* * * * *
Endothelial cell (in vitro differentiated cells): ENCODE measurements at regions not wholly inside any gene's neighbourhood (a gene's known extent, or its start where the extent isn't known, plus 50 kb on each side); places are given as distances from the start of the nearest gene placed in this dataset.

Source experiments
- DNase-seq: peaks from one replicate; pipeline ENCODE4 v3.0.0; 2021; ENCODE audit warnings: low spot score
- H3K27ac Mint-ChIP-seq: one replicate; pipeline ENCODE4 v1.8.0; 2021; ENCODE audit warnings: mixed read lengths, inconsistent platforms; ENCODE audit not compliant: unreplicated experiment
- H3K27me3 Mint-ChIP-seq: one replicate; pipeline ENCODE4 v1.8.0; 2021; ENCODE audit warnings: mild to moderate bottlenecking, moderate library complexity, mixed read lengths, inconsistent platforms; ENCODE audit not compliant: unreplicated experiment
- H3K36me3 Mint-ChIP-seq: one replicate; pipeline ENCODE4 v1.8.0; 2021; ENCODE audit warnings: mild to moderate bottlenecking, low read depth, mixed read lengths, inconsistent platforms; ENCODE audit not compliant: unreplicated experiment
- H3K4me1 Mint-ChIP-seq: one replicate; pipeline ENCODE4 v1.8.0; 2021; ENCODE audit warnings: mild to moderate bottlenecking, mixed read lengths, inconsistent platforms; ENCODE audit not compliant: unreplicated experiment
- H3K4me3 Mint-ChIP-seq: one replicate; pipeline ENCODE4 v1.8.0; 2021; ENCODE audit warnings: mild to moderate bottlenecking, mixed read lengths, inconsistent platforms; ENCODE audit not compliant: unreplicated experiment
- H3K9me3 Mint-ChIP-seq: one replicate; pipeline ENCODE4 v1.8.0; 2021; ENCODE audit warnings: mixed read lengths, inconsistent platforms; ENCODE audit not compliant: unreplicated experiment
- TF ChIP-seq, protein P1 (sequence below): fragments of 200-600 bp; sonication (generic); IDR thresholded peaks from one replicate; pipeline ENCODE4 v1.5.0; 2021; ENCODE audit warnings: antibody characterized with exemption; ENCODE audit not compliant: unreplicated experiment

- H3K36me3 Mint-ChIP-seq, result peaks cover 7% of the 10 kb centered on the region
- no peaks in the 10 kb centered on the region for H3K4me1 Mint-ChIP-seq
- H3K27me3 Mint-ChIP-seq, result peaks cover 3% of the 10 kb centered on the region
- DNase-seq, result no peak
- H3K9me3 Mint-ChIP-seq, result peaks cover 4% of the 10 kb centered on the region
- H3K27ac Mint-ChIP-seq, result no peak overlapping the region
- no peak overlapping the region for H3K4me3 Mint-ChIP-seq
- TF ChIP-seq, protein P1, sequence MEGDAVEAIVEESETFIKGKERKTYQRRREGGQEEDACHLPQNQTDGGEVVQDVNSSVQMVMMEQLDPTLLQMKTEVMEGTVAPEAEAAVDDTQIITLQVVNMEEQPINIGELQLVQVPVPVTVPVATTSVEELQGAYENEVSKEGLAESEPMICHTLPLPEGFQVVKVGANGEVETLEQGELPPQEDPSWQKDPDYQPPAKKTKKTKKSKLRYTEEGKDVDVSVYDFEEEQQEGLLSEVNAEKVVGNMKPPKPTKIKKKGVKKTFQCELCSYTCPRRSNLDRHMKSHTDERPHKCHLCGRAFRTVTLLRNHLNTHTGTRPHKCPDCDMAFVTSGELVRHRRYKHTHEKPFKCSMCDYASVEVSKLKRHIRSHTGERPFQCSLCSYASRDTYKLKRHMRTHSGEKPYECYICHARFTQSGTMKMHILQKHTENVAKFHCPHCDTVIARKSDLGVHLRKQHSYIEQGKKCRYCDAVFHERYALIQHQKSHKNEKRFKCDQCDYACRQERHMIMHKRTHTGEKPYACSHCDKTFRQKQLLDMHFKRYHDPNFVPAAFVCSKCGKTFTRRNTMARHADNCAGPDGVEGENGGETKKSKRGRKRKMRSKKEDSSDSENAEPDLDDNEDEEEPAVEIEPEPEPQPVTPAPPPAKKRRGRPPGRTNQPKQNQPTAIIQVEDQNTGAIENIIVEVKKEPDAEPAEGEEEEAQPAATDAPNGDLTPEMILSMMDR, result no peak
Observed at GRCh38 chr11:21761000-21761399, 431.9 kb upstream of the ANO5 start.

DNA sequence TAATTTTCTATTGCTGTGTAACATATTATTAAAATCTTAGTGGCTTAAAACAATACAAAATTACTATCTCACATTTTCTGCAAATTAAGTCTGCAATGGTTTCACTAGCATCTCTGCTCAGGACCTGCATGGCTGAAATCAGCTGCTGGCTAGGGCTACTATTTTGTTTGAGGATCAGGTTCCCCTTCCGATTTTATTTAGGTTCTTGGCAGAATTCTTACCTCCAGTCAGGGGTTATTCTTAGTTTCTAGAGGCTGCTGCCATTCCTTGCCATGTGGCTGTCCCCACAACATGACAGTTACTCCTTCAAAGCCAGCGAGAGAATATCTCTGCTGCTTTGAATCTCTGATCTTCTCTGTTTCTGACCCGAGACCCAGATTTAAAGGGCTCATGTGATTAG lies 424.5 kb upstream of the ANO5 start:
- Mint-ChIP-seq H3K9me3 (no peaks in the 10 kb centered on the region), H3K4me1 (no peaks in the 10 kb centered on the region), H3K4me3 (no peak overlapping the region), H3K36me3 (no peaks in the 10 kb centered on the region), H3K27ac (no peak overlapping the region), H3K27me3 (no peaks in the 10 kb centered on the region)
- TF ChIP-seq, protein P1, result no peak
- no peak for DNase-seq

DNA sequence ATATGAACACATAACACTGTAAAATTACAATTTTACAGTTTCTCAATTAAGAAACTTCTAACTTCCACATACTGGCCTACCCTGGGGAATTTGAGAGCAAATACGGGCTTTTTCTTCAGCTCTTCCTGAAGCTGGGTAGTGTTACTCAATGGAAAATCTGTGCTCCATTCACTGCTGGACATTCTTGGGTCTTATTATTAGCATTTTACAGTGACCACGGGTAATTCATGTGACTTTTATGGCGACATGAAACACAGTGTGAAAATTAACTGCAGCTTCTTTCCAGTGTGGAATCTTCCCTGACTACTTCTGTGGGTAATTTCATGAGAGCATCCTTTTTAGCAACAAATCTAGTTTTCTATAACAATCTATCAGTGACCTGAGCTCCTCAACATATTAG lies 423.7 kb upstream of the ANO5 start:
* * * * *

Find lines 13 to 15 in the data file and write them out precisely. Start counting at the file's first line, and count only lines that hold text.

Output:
- H3K27me3 Mint-ChIP-seq, result peaks cover 3% of the 10 kb centered on the region
- DNase-seq, result no peak
- H3K9me3 Mint-ChIP-seq, result peaks cover 4% of the 10 kb centered on the region